On May 15, the Chinese National Space Administration (CNSA) landed its Zhurong rover in Utopia Planitia, becoming the second country to successfully land a rover on Mars. After a few suspenseful days waiting for the Tianwen-1 orbiter to be in a position to send data confirming all is well, the rover has sent back its first images of the surface of Mars.
These are the first images taken by a non-NASA mission from the surface of the Red Planet; hopefully, the beginning of plenty more to come from this rover. CNSA also shared some awesome gifs of the separation between Tianwen-1 and the lander module.
The six-wheeled vehicle, named after a Chinese god of fire, is still on its lander as the team investigates the surrounding terrain. It will soon move down a little ramp and onto the Martian terrain to begin its mission in full. Rumors currently suggest May 22 as the beginning of operation, but there is no official confirmation yet.
Zhurong is equipped with cameras, spectrometers, a weather station, a magnetic field detector, and even a ground-penetrating radar. This device will allow scientists to image about 100 meters (330 feet) below the surface of Mars.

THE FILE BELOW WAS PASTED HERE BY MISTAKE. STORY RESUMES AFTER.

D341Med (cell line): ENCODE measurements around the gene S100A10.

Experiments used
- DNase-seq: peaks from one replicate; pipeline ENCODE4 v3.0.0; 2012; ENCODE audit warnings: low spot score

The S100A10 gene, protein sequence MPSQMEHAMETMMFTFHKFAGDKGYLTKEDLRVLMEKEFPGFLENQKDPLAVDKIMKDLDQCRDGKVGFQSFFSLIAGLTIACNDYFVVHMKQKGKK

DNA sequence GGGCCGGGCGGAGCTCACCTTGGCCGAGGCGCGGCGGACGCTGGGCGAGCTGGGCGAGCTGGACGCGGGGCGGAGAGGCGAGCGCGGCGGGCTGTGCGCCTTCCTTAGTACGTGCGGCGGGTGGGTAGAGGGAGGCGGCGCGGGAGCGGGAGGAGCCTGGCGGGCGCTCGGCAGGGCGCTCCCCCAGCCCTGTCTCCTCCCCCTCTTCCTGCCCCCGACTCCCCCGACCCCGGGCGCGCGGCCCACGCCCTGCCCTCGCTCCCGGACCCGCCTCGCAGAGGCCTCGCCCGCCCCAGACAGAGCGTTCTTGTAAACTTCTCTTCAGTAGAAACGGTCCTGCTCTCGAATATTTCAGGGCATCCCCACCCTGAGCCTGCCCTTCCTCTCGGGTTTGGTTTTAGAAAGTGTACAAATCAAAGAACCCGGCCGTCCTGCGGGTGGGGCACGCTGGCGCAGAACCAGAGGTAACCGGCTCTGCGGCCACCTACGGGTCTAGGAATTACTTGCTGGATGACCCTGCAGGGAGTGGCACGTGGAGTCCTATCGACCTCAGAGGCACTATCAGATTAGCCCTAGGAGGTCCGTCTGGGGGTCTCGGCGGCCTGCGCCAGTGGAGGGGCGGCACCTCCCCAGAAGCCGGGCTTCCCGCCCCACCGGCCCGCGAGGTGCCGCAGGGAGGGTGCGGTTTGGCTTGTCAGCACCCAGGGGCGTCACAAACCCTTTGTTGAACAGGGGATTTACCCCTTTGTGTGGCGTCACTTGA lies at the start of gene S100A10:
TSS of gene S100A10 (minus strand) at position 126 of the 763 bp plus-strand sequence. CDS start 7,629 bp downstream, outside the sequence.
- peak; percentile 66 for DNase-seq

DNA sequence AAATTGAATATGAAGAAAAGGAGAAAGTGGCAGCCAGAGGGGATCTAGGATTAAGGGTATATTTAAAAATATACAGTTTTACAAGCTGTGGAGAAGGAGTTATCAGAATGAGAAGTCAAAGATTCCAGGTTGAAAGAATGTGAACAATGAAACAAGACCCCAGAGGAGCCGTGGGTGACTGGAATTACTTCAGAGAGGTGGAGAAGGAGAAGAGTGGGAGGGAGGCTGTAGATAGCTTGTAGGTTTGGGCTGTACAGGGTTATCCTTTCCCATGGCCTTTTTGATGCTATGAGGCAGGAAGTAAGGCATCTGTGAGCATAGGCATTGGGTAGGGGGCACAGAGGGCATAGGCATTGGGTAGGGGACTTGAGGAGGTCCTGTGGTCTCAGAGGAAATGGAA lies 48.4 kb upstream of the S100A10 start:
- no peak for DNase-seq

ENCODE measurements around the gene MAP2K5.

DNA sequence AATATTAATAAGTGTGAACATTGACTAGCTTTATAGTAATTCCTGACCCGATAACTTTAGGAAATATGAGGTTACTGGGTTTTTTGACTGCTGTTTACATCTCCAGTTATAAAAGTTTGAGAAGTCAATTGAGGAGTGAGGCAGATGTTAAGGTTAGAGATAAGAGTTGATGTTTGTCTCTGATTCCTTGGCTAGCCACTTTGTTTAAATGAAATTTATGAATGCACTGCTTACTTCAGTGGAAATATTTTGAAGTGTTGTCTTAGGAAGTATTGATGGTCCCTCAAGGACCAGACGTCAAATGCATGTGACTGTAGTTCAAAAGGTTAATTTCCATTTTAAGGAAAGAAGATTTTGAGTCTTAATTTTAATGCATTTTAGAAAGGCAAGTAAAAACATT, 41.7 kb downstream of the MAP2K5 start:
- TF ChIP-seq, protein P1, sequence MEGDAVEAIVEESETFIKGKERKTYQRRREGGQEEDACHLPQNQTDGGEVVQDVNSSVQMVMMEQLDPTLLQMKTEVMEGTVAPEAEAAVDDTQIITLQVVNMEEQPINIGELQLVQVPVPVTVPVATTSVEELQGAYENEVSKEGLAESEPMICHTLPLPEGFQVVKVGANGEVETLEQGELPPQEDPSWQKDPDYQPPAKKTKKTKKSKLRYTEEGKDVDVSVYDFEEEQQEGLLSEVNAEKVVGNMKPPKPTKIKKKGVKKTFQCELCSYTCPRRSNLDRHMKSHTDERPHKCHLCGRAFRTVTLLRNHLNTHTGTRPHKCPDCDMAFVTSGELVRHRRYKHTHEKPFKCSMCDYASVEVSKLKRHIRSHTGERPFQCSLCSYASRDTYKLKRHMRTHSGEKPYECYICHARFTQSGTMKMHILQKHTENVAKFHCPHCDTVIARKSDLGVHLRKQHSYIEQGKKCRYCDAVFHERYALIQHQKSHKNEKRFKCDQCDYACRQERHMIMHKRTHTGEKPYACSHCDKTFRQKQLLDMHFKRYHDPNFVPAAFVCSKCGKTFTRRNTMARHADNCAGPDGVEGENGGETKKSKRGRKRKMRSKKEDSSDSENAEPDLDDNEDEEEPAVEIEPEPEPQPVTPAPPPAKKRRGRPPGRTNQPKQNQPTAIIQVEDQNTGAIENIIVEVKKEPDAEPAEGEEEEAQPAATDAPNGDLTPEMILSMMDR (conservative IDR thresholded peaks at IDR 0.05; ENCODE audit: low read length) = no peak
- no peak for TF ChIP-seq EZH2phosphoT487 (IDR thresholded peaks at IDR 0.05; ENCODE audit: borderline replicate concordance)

The rover is expected to operate for 90 sols – one sol is a Martian day – corresponding to 92 days on Earth. This target might be exceeded, like in the case of several NASA rovers as well as the CNSA Moon rovers Yutu and Yutu-2, which far exceed their three-month-nominal mission.
And if you're curious whether there will be any rivalry between the two Earth nations that currently inhabit the Red Planet, NASA Administrator Sen. Bill Nelson issued a statement on behalf of the US space agency following the release of the photos.
“Congratulations to the China National Space Administration on receiving the first images from the Zhurong Mars rover!” Nelson said. “As the international scientific community of robotic explorers on Mars grows, the United States and the world look forward to the discoveries Zhurong will make to advance humanity’s knowledge of the Red Planet. I look forward to future international discoveries, which will help inform and develop the capabilities needed to land human boots on Mars.”